Kids Need Improv Skills - Now

By Heather E. Schwartz

Would your teen stand by while a friend assaults someone? Accept a stranger’s invitation to get into a truck? Perhaps you’ve seen the Today show’s segments highlighting Dateline’s series “My Kid Would Never Do That.” In the series, kids are put in uncomfortable, tricky, and potentially dangerous situations while their parents watch from afar, praying they’ll make the right choices. Sadly, things don’t always play out that way.

The series clearly has value in opening the door to conversations parents need to have with their children. It’s meant to inspire discussions about how to say “no” to adults, stand up to peer pressure, be strong and assertive.

Some experts recommend role-playing and teaching kids exactly what they should say in different scenarios. After all, pushing back doesn’t come naturally, according to MSNBC host Melissa Harris-Perry. It’s not always easy to find the right words in the moment.

This advice is a good start. But planning the perfect line to use in every unexpected situation isn’t really possible. Let’s take it further and give kids more skills to stay safe and do the right thing. They need to be able to think fast on their feet to avoid a stranger’s lure. Speak out from the gut when confronted with peer pressure, rather than censoring themselves and overthinking the right thing to say. They need to learn how to risk making mistakes. Better to scream a loud “no!” at an innocent adult than to go along with someone with sinister intentions.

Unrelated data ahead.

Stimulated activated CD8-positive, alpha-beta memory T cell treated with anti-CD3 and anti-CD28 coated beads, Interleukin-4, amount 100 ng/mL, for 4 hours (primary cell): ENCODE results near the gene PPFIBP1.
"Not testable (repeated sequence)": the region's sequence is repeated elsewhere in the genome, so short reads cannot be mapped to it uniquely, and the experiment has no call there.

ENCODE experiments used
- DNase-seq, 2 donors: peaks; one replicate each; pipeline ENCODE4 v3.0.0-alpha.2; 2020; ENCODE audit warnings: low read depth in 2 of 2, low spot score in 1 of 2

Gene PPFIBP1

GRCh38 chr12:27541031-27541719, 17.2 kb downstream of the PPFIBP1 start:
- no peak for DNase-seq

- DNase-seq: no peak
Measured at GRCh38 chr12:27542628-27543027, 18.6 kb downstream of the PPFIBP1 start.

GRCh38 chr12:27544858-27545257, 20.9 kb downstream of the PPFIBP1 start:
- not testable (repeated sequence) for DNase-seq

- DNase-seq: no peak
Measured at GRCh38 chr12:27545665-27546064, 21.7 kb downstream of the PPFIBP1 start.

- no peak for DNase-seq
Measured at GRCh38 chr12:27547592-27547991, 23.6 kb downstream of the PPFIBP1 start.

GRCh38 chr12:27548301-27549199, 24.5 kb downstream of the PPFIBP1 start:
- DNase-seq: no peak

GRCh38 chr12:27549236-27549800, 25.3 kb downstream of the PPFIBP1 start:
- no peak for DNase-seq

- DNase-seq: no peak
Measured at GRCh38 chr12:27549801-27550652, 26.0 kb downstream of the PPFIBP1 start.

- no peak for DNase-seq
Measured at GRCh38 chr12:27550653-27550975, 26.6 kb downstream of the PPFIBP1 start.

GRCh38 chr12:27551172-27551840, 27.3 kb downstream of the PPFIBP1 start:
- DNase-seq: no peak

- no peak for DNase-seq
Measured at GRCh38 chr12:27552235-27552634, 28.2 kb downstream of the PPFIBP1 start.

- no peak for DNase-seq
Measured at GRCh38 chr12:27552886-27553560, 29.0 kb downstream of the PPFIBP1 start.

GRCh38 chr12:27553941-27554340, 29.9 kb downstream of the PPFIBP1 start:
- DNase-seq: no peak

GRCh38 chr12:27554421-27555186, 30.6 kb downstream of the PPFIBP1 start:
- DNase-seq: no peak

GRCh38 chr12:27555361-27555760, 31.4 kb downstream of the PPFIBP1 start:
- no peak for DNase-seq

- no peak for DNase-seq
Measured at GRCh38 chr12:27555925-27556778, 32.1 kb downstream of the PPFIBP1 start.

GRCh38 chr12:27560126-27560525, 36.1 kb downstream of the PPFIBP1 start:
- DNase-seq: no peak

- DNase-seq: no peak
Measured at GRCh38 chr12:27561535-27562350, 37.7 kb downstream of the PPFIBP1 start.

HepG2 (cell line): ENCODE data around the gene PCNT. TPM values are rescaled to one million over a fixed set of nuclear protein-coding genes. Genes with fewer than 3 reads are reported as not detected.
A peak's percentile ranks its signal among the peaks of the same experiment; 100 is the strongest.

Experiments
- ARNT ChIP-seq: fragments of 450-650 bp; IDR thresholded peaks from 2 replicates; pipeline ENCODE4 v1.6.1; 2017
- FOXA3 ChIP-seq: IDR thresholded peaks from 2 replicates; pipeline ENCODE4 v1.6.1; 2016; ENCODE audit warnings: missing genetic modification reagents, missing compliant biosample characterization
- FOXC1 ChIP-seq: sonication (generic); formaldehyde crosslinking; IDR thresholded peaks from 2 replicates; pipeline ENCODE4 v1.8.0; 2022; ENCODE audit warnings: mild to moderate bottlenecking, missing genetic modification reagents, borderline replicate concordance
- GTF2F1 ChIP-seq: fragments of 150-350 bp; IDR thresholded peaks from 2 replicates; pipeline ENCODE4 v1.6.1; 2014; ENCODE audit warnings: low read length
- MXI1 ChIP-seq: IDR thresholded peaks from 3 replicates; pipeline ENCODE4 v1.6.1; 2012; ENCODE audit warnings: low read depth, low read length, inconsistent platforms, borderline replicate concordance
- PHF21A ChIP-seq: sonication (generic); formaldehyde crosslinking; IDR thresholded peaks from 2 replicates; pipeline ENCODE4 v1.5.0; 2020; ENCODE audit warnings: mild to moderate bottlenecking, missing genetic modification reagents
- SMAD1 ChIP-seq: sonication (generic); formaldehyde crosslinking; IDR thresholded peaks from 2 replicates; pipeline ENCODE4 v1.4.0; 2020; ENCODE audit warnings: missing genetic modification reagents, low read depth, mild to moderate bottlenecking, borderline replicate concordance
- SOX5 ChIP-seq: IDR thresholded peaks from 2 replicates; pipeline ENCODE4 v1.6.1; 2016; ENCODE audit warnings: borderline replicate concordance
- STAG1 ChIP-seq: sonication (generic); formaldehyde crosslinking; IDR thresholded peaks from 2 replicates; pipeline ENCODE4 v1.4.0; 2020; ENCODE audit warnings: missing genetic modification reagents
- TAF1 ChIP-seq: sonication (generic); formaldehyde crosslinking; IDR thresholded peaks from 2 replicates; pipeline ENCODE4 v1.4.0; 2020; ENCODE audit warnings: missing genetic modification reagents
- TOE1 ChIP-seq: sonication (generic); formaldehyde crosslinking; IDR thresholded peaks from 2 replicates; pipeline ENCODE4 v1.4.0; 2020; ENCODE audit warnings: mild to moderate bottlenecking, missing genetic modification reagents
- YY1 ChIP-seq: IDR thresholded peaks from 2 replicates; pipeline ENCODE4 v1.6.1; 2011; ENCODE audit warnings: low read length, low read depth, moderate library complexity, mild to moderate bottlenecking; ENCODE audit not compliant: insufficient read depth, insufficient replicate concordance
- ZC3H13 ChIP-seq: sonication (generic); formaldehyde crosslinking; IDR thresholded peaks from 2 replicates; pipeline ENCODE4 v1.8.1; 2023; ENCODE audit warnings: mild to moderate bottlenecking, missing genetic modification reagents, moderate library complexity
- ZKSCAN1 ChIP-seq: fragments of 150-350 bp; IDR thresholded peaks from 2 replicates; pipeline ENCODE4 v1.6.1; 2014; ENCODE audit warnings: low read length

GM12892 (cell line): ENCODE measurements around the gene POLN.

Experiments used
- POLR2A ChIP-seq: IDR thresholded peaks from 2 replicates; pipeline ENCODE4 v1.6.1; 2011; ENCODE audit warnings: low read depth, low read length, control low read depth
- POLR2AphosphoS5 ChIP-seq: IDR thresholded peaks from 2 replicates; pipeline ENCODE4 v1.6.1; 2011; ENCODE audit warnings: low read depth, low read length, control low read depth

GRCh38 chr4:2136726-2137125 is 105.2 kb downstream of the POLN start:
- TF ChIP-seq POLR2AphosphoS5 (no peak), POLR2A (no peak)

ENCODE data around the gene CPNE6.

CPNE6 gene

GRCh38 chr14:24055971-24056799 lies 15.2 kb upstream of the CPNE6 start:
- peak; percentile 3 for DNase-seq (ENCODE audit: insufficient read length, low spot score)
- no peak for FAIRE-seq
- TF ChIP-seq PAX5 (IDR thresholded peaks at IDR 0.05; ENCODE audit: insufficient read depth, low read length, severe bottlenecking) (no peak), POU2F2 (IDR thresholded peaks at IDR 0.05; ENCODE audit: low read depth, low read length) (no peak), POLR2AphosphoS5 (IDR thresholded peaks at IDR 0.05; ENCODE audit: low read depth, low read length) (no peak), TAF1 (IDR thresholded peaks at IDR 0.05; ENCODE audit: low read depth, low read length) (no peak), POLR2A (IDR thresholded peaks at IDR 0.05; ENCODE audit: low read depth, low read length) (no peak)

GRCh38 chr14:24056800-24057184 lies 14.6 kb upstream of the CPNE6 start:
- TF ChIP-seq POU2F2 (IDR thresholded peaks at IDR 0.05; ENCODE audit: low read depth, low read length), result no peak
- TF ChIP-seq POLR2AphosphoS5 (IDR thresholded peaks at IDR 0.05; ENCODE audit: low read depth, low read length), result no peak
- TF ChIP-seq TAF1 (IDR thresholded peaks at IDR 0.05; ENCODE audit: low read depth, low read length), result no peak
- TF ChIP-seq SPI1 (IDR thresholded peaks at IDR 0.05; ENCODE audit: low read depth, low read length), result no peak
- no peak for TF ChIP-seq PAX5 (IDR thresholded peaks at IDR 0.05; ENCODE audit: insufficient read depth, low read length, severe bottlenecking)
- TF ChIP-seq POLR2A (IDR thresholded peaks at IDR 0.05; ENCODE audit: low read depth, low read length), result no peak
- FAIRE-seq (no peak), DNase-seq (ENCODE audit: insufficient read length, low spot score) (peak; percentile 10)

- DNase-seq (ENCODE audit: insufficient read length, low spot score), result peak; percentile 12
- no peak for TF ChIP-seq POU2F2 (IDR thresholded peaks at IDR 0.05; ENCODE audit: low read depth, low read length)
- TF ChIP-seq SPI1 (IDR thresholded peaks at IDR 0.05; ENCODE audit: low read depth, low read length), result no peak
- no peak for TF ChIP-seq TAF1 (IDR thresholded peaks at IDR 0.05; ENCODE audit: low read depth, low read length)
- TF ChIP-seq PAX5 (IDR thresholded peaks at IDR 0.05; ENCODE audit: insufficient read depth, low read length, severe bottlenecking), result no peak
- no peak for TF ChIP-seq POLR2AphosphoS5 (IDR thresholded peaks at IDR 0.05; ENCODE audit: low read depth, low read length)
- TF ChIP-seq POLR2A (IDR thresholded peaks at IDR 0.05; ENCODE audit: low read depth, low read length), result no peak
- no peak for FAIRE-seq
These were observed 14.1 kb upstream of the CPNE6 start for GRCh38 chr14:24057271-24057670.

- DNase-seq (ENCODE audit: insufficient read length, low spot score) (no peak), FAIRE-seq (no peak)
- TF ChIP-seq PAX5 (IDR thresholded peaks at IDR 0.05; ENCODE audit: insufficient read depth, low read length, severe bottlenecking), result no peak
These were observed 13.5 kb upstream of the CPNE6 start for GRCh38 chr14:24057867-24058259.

Every kid doesn’t need to become an improviser who’ll perform on stage. But every kid does need those basic improv skills.

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